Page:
This Farcical Shot Is Everything That's Right And Wrong With Modern Cricket

Sport evolves and that's a good thing.

If your favourite sport -- any sport -- was the same as it was 100 years ago, you wouldn't watch it.

This is not to write off history. We sports fans love and cherish old traditions, old rituals -- from the club songs of the AFL to the NRL's suburban grounds, to archaic but iconic items of clothing like cricket's baggy green cap.

But we embrace change too. Look at the way even big men run now in AFL. Look at the speed and precision of a modern netball game. Look at the clever kicking that wreaks excellent havoc with the old single dimensional lines of rugby league.

And look at cricket.

Cricket has probably changed too fast, and in too many ways. Cricket can't even schedule its own seasons anymore, such is the complicated, often convoluted world it now inhabits.

But many of cricket's changes are exciting. Look at the shots they play, the balls they bowl, the catches they catch, the balls they stop on the boundary rope that once would have thudded into the pickets.

In particular, look at the innovative batting. The reverse sweeps, the switch hits, the upper cuts, the tweeners, the ramps. They're incredible. Watch any kid in a backyard game and they try every one of them. Sport evolves and that's a good thing.

But sometimes, the new stuff doesn't quite work. Example: Batsman Ben McDermott's face shot in the Big Bash on Thursday night. ("Face shot" should actually be its official name, and if you see it morph into general usage, remember you read it here first.)

McDermott, 24, is the son of former Test bowling great Craig. He's played T20 Internationals for Australia and knows where his off stump is. Unfortunately, last night, he didn't know where his face was. Or if he did, he grievously miscalculated the trajectory between bat and throat.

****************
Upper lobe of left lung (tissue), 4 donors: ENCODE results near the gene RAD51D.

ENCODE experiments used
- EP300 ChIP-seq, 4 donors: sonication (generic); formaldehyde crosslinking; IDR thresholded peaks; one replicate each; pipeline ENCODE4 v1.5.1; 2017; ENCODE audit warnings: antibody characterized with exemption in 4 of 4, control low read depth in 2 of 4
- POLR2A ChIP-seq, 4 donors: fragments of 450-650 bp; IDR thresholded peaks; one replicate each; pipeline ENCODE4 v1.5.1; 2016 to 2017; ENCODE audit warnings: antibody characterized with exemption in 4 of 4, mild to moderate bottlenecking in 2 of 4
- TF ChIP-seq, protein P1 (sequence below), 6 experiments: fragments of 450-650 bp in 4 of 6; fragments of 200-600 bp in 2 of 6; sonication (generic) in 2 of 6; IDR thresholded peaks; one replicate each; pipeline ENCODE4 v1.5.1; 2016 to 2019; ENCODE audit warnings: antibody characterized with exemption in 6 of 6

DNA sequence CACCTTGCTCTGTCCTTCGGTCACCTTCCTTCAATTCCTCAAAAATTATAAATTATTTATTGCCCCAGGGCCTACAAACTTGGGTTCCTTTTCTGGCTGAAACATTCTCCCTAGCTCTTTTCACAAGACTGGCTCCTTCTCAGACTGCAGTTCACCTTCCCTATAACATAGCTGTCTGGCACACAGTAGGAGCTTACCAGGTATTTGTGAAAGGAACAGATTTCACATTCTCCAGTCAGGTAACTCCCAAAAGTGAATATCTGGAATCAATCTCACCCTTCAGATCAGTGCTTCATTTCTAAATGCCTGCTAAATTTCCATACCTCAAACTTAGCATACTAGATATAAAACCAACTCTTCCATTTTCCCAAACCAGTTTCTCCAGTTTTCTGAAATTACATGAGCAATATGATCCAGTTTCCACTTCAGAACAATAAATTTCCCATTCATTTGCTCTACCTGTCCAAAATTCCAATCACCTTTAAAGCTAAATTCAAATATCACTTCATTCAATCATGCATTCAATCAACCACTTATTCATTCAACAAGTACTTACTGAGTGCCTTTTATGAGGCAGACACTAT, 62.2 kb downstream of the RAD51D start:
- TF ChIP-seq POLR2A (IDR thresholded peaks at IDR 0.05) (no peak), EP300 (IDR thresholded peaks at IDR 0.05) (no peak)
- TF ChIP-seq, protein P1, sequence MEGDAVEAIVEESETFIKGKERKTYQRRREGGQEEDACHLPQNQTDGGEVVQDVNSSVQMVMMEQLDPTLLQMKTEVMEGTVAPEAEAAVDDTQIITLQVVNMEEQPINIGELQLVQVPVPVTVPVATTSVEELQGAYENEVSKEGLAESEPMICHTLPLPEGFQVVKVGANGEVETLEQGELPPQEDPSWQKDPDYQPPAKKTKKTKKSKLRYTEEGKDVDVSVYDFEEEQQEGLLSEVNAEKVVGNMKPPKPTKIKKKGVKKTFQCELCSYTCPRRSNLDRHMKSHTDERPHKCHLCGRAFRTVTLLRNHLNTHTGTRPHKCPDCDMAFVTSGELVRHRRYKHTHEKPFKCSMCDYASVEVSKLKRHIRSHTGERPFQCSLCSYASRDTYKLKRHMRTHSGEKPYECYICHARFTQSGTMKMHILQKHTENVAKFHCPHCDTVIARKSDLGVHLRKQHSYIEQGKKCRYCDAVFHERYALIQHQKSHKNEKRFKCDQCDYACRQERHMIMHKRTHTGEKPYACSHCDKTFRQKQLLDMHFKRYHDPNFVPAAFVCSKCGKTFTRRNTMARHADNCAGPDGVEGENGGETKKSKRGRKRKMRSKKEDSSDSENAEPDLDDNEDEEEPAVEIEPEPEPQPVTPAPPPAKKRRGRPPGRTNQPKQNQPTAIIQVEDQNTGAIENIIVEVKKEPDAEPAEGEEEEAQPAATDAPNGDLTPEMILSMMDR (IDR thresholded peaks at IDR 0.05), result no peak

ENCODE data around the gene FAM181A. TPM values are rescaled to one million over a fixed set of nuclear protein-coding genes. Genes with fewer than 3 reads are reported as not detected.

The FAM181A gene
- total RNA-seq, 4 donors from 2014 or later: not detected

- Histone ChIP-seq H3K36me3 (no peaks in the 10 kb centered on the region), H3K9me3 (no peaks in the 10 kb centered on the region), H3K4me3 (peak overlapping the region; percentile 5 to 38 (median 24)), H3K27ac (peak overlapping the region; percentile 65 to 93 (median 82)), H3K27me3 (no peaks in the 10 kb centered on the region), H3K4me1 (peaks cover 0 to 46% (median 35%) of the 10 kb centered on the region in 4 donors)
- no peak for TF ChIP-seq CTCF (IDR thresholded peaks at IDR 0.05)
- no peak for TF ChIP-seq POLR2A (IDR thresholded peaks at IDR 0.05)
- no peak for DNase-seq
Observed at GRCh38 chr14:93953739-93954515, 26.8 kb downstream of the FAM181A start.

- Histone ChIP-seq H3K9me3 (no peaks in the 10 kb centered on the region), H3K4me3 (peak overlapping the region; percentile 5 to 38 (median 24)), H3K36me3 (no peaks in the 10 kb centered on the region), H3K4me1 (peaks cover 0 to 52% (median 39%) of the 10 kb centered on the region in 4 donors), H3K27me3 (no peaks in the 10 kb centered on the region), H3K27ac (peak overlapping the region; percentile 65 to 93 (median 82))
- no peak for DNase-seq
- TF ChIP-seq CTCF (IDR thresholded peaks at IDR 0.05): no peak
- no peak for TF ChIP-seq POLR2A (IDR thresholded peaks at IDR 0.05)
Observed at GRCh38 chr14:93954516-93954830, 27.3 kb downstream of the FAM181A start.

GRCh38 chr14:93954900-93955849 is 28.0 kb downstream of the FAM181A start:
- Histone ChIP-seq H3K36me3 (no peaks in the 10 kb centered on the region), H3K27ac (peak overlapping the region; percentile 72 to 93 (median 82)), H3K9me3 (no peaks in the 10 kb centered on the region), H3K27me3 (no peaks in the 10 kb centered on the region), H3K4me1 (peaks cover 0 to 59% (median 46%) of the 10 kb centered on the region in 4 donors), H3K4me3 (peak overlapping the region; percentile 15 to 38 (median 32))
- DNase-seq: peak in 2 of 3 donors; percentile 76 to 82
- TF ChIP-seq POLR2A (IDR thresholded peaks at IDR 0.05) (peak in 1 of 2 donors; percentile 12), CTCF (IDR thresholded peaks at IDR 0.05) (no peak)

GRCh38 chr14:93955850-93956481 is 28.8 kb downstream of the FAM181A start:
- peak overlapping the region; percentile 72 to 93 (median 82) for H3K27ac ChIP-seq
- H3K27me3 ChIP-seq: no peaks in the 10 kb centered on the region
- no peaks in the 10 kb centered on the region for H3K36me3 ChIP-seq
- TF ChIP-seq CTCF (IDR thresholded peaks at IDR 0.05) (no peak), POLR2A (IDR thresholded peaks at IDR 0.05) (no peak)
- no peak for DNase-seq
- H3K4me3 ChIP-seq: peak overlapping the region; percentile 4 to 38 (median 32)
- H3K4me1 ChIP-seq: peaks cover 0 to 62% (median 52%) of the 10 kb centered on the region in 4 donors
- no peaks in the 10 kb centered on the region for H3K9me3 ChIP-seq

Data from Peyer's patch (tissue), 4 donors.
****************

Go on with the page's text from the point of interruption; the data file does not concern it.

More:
Estimated discomfort breakdown: 50 percent physical pain, 50 percent embarrassment.

In essence, this shot was everything that is right and wrong with modern cricket. History is remembered in epochs, but the present is measured in moments. And this moment was cricket in 2019.

Which is to say, it was a slightly farcical moment that left you marvelling at both the innovation and the silliness of the modern game.

As a cricket purist watching a deliberate wide full ball like that, you'd love to have seen McDermott thrash it through the off side. He might have even taken a step forward, got underneath it, and lofted it over the cover point boundary. Take that, cynical new age bowler!

By contrast, a modern cricket fan understands that it's actually very tough to land the ball just a couple of centimetres inside the wide line, and that the best way to deal with new-school bowling tactics is new-school batting strategies.

It's just that, on this occasion the strategy failed in a highly amusing manner.

McDermott's awkward moment aside, on balance, this was a  good moment. If sport is to survive, sportsmen and women have got to take the game by the throat.

Just maybe a little less literally next time.